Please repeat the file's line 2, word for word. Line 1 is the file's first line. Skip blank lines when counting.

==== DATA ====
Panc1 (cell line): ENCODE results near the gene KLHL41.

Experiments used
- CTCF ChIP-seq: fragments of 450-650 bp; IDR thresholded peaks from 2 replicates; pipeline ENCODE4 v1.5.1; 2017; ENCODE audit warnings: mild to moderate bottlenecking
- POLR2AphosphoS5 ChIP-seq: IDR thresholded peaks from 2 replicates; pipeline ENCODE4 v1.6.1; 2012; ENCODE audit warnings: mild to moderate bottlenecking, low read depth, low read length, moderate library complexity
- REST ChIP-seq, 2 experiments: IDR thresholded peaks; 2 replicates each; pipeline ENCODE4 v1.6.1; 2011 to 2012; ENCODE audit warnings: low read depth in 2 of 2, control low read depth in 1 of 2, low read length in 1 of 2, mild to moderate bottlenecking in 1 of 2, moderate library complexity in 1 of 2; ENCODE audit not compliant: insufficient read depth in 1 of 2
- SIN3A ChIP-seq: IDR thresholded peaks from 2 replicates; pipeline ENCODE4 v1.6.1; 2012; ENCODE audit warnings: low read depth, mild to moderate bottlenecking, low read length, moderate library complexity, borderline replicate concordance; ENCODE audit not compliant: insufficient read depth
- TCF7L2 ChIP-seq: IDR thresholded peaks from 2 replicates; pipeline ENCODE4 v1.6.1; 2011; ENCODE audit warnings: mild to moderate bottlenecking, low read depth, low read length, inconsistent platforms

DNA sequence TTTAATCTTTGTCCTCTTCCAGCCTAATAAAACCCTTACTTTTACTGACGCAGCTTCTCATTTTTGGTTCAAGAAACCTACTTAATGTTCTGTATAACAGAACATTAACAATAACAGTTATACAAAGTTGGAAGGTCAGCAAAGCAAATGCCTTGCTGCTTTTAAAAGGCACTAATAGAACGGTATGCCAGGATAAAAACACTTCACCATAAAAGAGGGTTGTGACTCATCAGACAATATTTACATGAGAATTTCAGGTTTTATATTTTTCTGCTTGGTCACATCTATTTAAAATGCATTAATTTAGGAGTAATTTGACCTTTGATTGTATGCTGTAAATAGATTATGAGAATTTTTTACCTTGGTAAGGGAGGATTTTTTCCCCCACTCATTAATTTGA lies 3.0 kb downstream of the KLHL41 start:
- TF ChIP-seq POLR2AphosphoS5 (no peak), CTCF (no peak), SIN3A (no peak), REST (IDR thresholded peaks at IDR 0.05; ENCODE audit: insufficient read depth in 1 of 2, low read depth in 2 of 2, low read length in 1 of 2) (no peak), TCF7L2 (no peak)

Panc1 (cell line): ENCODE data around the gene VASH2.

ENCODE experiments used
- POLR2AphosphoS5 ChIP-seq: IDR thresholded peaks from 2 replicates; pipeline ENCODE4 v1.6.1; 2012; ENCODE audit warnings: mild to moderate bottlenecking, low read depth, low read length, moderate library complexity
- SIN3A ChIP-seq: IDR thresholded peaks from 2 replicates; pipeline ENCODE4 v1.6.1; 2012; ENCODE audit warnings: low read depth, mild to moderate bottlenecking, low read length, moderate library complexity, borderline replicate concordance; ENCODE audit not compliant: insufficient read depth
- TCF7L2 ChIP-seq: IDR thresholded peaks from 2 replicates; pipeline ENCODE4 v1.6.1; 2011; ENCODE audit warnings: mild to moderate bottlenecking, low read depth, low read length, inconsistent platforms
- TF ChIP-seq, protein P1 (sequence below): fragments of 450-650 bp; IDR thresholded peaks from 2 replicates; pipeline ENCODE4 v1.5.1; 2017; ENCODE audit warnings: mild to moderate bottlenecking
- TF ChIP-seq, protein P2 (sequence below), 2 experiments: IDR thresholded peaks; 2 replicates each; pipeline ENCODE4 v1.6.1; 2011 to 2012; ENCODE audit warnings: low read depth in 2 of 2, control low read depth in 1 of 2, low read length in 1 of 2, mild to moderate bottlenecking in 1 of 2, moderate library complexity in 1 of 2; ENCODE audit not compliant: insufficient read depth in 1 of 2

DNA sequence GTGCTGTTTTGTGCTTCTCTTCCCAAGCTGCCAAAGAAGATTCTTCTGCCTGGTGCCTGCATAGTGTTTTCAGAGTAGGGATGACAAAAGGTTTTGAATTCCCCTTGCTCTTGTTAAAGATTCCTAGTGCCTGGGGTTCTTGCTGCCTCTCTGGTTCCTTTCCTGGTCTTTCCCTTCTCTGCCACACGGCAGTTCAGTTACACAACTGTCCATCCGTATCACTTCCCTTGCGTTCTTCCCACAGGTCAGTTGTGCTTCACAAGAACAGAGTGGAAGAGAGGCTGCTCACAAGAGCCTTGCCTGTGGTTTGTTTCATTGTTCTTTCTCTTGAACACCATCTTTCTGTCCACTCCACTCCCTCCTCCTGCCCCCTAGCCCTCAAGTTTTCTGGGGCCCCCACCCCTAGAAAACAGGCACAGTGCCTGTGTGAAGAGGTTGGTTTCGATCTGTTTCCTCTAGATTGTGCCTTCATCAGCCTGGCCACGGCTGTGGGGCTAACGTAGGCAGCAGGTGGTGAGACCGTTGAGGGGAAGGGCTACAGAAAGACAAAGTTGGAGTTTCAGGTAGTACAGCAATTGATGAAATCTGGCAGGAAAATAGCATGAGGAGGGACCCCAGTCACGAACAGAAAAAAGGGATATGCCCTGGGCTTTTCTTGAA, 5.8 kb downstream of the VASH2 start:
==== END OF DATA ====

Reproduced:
Experiments used